# Python: method to remove all duplicate points from a X,Y,Z file that have identical x and y coordinates

I am looking a method to removes all duplicate points from a a X,Y,Z file. What i wish to code is remove points that have identical x and y coordinates. The first point survives, all subsequent duplicates are removed.

``````import numpy as np
import matplotlib.pyplot as plt
import matplotlib.mlab as ml
import matplotlib.delaunay
from matplotlib.mlab import griddata

# my area boundary box
xmax, xmin, ymax, ymin = 640000.06, 636999.83, 6070000.3, 6066999.86

# generate fake data
ndata = 500000
# Generate random data to simulate
x = np.random.randint(xmin, xmax, ndata)
y = np.random.randint(ymin, ymax, ndata)
z = np.random.randint(0,20,ndata)
mypoints = zip(x,y,z)
``````

Thanks in advance for helps and tips!!! :)

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You've shown us how you generated these points, but not what you've tried to do to filter them. –  g.d.d.c Oct 2 '12 at 22:01
Please, change your answer selection. I didn't notice you were using `numpy` so my examples are not the optimal solutions. –  C2H5OH Oct 8 '12 at 19:34

If you run Python 2.7 or higher, you could use an `OrderedDict` as a filter:

``````from collections import OrderedDict

tmp = OrderedDict()
for point in zip(x, y, z):
tmp.setdefault(point[:2], point)

mypoints = tmp.values()
``````

Apart from filtering, this also preserves the order of the random sequences.

Another receipie can be found at the Python documentation, which can be translated to something like:

``````from itertools import groupby

keyfunc = lambda p: p[:2]
mypoints = []
for k, g in groupby(sorted(zip(x, y, z), key=keyfunc), keyfunc):
mypoints.append(list(g)[0])
``````
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Dear C2H5OH, Thanks! –  Gianni Spear Oct 2 '12 at 22:39
Just to point out, I came up with the second solution after reading @Mark_Ransom's comment about the stable sort. –  C2H5OH Oct 3 '12 at 12:10
-1 as you shouldn't advice loops for numpy arrays without telling the OP, that normally vectorized functions and indexing would be the way to work with numpy arrays. –  bmu Oct 7 '12 at 19:11
Sure, I didn't notice the `import numpy` line. I'll delete the answer as soon as the OP selects yours. –  C2H5OH Oct 8 '12 at 17:19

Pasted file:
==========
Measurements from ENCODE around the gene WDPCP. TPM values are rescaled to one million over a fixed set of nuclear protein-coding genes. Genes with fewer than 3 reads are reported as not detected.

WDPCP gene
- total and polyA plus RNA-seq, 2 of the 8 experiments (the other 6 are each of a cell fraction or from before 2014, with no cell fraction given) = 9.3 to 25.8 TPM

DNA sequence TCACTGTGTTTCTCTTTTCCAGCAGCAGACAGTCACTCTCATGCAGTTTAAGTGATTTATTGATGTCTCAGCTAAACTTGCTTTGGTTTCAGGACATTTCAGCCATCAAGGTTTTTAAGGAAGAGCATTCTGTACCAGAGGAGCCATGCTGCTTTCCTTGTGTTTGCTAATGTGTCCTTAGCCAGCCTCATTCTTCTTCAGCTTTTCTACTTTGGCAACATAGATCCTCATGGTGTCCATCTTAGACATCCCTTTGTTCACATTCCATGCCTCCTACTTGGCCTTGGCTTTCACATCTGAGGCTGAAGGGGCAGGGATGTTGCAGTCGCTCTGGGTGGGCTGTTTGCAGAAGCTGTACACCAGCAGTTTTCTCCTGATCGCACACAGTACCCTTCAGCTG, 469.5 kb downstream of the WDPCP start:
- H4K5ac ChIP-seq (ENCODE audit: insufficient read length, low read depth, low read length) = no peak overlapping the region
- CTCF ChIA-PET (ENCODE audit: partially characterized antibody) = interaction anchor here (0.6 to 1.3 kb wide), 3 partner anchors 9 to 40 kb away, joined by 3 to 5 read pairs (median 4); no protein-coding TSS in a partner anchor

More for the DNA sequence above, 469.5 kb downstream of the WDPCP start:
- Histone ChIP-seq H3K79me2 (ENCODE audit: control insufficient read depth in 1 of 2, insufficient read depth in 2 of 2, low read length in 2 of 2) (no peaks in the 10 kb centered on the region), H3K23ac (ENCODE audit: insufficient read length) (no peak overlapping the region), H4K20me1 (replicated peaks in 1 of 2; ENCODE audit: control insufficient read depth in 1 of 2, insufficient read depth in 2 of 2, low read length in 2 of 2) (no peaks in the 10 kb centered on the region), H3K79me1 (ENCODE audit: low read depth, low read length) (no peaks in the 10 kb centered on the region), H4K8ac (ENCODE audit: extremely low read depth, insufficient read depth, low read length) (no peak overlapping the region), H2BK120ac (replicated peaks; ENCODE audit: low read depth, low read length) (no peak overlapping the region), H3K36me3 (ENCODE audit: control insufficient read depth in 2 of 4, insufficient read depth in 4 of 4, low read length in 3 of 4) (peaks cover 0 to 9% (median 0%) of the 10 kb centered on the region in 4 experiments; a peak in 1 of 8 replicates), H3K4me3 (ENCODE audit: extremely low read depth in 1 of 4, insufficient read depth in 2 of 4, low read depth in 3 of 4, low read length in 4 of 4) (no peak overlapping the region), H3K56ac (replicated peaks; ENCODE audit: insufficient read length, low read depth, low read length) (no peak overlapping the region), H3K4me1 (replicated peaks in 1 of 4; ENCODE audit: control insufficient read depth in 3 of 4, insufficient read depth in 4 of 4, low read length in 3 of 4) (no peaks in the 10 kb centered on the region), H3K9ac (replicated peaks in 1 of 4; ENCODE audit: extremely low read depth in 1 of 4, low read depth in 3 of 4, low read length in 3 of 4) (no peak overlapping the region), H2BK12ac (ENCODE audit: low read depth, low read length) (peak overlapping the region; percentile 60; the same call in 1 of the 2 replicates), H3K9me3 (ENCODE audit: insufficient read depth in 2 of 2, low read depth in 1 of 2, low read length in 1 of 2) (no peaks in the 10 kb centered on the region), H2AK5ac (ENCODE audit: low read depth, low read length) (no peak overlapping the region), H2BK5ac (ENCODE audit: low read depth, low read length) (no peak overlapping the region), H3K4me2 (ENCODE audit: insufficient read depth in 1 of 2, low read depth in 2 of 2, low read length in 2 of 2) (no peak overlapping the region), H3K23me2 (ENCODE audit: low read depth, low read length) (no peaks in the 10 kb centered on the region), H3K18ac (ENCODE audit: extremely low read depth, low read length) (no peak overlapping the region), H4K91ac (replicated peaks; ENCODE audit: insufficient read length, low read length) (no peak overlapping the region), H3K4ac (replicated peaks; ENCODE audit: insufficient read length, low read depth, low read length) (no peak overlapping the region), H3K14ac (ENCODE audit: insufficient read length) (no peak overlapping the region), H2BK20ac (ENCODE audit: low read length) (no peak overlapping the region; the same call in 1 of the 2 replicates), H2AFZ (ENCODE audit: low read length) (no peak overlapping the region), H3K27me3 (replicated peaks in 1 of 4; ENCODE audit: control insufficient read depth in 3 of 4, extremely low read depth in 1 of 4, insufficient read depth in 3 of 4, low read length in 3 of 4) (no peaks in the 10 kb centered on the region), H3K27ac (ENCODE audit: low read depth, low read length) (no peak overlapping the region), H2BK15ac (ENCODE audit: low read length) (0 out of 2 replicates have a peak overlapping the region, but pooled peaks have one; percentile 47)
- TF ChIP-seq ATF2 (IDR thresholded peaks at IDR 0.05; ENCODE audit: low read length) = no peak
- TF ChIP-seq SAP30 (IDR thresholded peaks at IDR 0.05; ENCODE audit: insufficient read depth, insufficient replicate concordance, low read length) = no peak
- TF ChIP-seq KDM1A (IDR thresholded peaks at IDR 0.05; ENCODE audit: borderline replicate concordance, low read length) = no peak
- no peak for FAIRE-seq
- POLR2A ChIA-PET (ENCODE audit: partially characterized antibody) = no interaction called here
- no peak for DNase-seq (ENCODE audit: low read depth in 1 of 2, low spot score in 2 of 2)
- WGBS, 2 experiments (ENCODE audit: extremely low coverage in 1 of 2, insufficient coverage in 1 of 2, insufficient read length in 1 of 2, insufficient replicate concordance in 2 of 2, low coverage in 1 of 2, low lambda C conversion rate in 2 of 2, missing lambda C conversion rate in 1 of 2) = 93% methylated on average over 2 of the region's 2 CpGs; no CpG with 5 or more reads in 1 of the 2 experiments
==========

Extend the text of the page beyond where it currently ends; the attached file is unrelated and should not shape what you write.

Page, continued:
it would be enough, if you would update your answer. however there are some more lines containing `numpy` ;-) –  bmu Oct 8 '12 at 18:52

As you are asking for help and tips:

the first thing I would suggest is, that you should avoid looping over numpy arrays, as this is inefficient and numpy arrays are not designed for that. If you are working with numpy array you should use vectorized numpy functions and indexing to sort your points and remove the duplicates.

Pandas (which is build on top of numpy) `DataFrames` have a built in `drop_duplicates` method which should be faster than getting your points by looping over the array as proposed by C2H5OH.

You can compare them using `ipython`:

``````import pandas as pd
from collections import OrderedDict
from itertools import groupby

def with_ordered_dict(x, y, z):
tmp = OrderedDict()
for point in zip(x, y, z):
tmp.setdefault(point[:2], point)
return tmp.values()

def with_groupby(x, y, z):
keyfunc = lambda p: p[:2]
mypoints = []
for k, g in groupby(sorted(zip(x, y, z), key=keyfunc), keyfunc):
mypoints.append(list(g)[0])
return mypoints

def with_dataframe(x, y, z):
df = pd.DataFrame({'x':x, 'y':y, 'z':z})
return df.drop_duplicates(cols=['x', 'y'])

In [140]: %timeit mypoints = with_ordered_dict(x, y, z)
1 loops, best of 3: 2.47 s per loop

In [141]: %timeit mypoints = with_groupby(x, y, z)
1 loops, best of 3: 4.22 s per loop

In [142]: %timeit mypoints = with_dataframe(x, y, z)
1 loops, best of 3: 713 ms per loop
``````

So with 500000 data points pandas is three or four times faster than with `OrderedDict` and about six times faster than with `groupby`.

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@eric thanks for the edit. –  bmu Oct 6 '12 at 11:18

You can try to sort these points and detect points with the same X and Y. Sort by X, then Y or vice versa.

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You can sort by both X and Y at the same time by making a tuple of them. This works because `sort` is stable, any elements with identical keys will keep their original order. –  Mark Ransom Oct 2 '12 at 22:18

just a small change from code proposed by """C2H5OH""" in order to avoid the print on video

``````from collections import
from collections import OrderedDict
for point in zip(x, y, z):
... a = tmp.setdefault(point[:2], point)
...
mypoints = tmp.values()
``````
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You saw the returnin value of `tmp.setdefault(...)` because you ran the code interactively. When you run it normally, you will not see anything printed. –  C2H5OH Oct 3 '12 at 12:16